Sawtry and back was,I think, muddier, but again I used my mud-avoidance strategies. But I had to cross the middle of some very muddy fields, and that's fatal. I went round the edges instead, so at least I was able to push the bike, but the mudfullness was terrific.

I finished off with a cache just outside the Adult shop, and then on the way home I had another go, (successful this time) at the cache in an underpass under the A1.

61 caches altogether, and no DNFs! A grand day out.

Monday 20 January 2014

Dog food, part 2

I started with this 12-year-old laptop that daughter.2 had used at university. Two of the keytops are missing, so I plugged in a USB keyboard and I hate trackpads so I plugged in a mouse. Then I installed Fedora Linux version 9 (which I used because it needs less memory than more recent versions). But when I tried to update it (yum upgrade) it didn't upgrade Firefox, which meant I couldn't install Adblock. I thought of messing around with it to try to get it to work, then I decided not to.

So I installed Fedora Linux version 20 (which is the latest version). The laptop only has 512 mb of memory, which I thought wouldn't be enough. But it was, and the operating system installed fine. I then did "yum upgrade" to get everything current, installed Noscript (that stops web sites running their javascript programs on my computer unless I specifically allow it) and Adblock Plus (that block adverts, which is a good idea because a malware drive-by install is, I think, more likely to happen from an advert (which can be put up by any unethical scroat) than from the web site I'm looking at.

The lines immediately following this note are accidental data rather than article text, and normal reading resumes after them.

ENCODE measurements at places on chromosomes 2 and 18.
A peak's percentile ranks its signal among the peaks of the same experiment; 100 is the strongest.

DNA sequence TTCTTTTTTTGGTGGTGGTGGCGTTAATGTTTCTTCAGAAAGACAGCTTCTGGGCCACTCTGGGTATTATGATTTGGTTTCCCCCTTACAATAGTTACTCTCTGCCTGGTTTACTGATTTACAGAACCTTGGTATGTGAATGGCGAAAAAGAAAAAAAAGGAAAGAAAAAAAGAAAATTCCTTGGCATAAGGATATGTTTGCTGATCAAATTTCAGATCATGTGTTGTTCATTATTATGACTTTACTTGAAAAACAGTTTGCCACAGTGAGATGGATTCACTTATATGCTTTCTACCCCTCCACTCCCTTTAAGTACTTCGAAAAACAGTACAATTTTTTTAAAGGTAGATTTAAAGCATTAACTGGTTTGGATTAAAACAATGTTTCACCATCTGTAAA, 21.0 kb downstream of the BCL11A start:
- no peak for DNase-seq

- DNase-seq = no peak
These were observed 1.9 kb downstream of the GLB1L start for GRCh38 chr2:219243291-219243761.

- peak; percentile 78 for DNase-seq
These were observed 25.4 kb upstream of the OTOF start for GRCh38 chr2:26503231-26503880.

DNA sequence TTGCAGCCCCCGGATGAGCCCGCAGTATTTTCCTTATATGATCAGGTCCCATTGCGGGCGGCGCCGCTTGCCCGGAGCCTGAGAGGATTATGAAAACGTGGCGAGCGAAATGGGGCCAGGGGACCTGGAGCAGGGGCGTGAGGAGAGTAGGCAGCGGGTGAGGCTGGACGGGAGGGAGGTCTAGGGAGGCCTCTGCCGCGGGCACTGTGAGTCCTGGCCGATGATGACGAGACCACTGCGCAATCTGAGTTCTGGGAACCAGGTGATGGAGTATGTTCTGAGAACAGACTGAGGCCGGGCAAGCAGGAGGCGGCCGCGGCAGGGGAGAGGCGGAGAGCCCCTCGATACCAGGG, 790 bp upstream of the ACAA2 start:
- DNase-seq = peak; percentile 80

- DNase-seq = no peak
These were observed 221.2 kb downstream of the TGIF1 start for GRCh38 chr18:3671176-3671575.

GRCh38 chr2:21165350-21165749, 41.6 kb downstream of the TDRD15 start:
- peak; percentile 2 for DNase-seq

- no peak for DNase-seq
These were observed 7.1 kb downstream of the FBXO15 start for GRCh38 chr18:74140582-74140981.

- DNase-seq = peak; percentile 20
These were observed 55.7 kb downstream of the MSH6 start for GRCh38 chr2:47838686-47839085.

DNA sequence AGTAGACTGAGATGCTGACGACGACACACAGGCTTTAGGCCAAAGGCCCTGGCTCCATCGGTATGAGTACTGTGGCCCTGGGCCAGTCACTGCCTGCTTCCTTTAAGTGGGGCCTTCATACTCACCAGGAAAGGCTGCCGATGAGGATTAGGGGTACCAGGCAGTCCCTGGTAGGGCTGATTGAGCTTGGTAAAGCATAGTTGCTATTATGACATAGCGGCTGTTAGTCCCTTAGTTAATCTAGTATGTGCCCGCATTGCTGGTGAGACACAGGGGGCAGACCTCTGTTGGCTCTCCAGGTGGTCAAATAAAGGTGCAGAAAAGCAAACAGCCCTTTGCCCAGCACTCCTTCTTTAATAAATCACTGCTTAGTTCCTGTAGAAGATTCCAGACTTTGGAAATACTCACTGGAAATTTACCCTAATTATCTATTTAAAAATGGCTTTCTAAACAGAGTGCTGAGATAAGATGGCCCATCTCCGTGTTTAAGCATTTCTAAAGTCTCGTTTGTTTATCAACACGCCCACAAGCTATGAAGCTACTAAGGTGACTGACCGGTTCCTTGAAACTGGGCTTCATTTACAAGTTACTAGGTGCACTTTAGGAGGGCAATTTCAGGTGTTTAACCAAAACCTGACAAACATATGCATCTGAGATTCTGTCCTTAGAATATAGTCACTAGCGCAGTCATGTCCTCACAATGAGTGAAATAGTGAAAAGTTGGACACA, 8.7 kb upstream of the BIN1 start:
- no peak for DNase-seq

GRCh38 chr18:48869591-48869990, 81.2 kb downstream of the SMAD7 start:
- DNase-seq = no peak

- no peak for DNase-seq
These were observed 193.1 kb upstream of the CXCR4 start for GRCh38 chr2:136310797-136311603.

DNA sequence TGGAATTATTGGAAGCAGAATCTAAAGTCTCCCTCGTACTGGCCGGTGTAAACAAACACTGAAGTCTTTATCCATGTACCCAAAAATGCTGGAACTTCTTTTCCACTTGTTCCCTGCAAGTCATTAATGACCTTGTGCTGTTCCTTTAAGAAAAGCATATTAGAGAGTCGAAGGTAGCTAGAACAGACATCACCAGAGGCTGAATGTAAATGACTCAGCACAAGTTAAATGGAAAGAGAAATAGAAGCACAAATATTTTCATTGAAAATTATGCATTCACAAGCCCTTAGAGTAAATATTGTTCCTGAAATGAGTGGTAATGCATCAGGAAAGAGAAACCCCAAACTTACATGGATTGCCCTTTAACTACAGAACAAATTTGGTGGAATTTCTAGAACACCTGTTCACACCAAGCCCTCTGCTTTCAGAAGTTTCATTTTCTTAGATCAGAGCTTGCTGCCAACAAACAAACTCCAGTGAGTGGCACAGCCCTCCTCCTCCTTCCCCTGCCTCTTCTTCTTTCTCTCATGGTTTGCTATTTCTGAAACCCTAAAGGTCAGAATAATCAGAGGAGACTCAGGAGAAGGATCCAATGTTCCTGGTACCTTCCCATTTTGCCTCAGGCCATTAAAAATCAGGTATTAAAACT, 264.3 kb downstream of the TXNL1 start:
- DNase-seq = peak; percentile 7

This means that now I have an up-to-date, fairly secure computer, which I'll only use for buying stuff (which mostly means Ebay, Amazon and Deal Extreme) and not for general surfing the web or email, so it's even less likely to get malwared than my usual Linux box.

It's quite surprising that a 12 year old laptop can still be useful! Thanks, daughter.2

Web comics

There's four web comics that I check each day.


xkcd (Monday, Wednesday and Friday)

Questionable content (weekdays)

Jesus and Mo

Saturday 18 January 2014

Eating my own dog food

This is an expression which means "use your own product", or "take your own advice".

I used to do general-purpose stuff (web browsing, email etc) with a Windows 98 computer. Then it got hit - I'd just visited The Register (a tech news web site) and one of the advertisements there did a drive-by install on my system. That means, it just did it, it didn't ask me to click on anything. Just the act of visiting the site, installed the malware.